Of the four appellations Washington has gained in the last nine months, White Bluffs – which was approved today by the Tax and Trade Bureau (TTB) along with The Burn of Columbia Valley – is the biggest slam dunk.

“It’s long been known but not named,” Kent Waliser, director of vineyard operations at Sagemoor Vineyardssaid recently of the appellation.

Indeed, some of the state’s oldest producing vineyards are in the area. Nearly one in every 10 Washington wineries source fruit from White Bluffs. Additionally, the quality of the resulting wines has proven itself over decades.

Wholly contained within the larger Columbia Valley and spanning 93,738 total acres, White Bluffs has 1,127 acres planted to grape vines. The appellation has nine commercial vineyards and one winery, Claar Cellars. The most planted varieties are Cabernet Sauvignon, Merlot, Syrah, Riesling, and Sauvignon Blanc.

Grape vines were first planted in the region starting in 1972 at Bacchus and Dionysus vineyards. These sites are part of Sagemoor Vineyards, which also farms Sagemoor and Gamache in White Bluffs. Together these vineyards comprise the majority of plantings in the appellation. Other vineyards include High River, Mirage, Reed, Wooded Island, and White Bluffs – an estate site for Claar Cellars.

White Bluffs has two main distinguishing features. First, the appellation lies on a plateau approximately 200 feet above the surrounding area. The Columbia River flows south by the appellation’s western boundary, with White Bluffs beginning on the escarpment above the river.

“All the significant acres are on bluffs,” notes Waliser. “The area is kind of like an island.”

The analogy is apt, as this plateau did not rise up from the surrounding area but rather remained after the surrounding land was inundated with water and eroded by the Missoula Floods, a series of cataclysmic, ice age events.

This modest additional elevation, which brings the area from 800 feet above sea level up to about 1,000, allows cool air to drain and helps protect against frosts and freezes. Along with airflow from the Columbia River, this extends the growing season by an average of 45 days relative to lower lying regions. Given that frost and freeze events are the Columbia Valley’s Achilles heel, this gives White Bluffs an advantage.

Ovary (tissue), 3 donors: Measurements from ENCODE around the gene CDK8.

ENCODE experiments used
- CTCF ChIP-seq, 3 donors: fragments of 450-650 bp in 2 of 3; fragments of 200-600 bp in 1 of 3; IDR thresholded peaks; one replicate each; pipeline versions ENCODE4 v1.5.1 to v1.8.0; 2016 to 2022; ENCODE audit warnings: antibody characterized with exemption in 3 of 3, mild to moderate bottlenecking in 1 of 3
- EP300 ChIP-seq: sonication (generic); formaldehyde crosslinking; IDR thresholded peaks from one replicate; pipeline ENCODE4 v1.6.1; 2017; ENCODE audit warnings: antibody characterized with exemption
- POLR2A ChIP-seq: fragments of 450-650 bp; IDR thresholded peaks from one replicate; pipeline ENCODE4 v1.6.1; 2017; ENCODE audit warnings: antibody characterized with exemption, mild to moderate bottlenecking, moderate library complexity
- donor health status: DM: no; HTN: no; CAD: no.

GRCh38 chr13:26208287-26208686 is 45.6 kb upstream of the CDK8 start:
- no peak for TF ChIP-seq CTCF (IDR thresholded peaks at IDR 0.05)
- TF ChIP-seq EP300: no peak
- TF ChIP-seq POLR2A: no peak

“Anything that can get you up off the floor of the valley is good,” says Kevin Pogue, a geologist at Whitman College and principal at VinTerra Consulting who was hired to write the appellation application. “Anything that extends your growing season and makes you a little warmer is good.” Waliser says the effects are readily apparent.

“There are vines planted in those vineyards that never froze to the ground since, in our case, ’72.”

The White Bluffs’ second major distinguishing feature is the appellation’s subsoil, which is referred to as Ringold Formation. This is a thick deposit of ancient river and lakebed sediment. On top of the Ringold Formation is a hard layer of caliche (calcium carbonate). Above that are Missoula Flood deposits along with windblown silt and sand.

The thick Ringold Formation and hard caliche layer mean that, unlike almost all other areas of the Columbia Valley, vines planted in White Bluffs will never reach bedrock. “I purposely drew the boundary so that any vine planted in the in the AVA can’t possibly get its roots into basalt bedrock,” Pogue notes.

Vines will therefore interact with a different suite of minerals. Basalt is rich in iron and magnesium. In contrast, Ringold Formation is higher in sodium, potassium, and calcium Pogue says. Additionally, these sediments have a higher clay content. This increases water holding capacity, an important factor in a grapegrowing region where irrigation is vital.

The Ringold Formation runs approximately 30 miles, the length of the appellation. It is exposed in the escarpment above the Columbia River. The white striations in the Ringold Formation, caused by volcanic ash and caliche deposits, give White Bluffs its name.

John Bookwalter, president of J. Bookwalter in Richland, is intimately familiar with the area. His father Jerry moved to Washington in 1975 to manage Sagemoor Vineyards, and John grew up in a home above Bacchus and Dionysus vineyards. These vineyards are the winery’s second largest fruit source.

Bookwalter says the added elevation and proximity to the Columbia River make the area special.

“It’s all about the drainage of the air due to the Columbia River,” Bookwalter says. “It’s not as hot as some areas or as cool as others. There’s power and then the tannin profile still tends to be pretty approachable.”

Mike Januik, owner and winemaker at Januik Winery and winemaker at Novelty Hill, has similarly been using White Bluffs fruit for decades. He says the history of grapegrowing also separates the area.

“They’ve been doing this for a long time,” Januik says. “They’ve got those vineyards figured out.”

Beginning July 19th, wineries can submit labels with White Bluffs on them to the TTB for approval. Given the large number of producers sourcing fruit from the region – a number of whom have already been making vineyard designated bottles for years – Washington wine lovers can expect to see White Bluffs on bottles shortly thereafter.

However, Claar Cellars’ owner Robert Whitelatch, whose family has long advocated for the area to gain appellation status, says the approval is just the beginning of achieving consumer awareness.

“The job’s not over, Whitelatch says. “The job is just starting.”

✝ Candy MountainRoyal Slope, White Bluffs, and The Burn of Columbia Valley have been approved in the last nine months.


Picture courtesy of Kent Waliser, Sagemoor Vineyards. 
Graphic from White Bluffs appellation application, courtesy of Kevin Pogue. 
See a map of all Washington appellations here. The two newly approved appellations bring Washington’s total number to 18.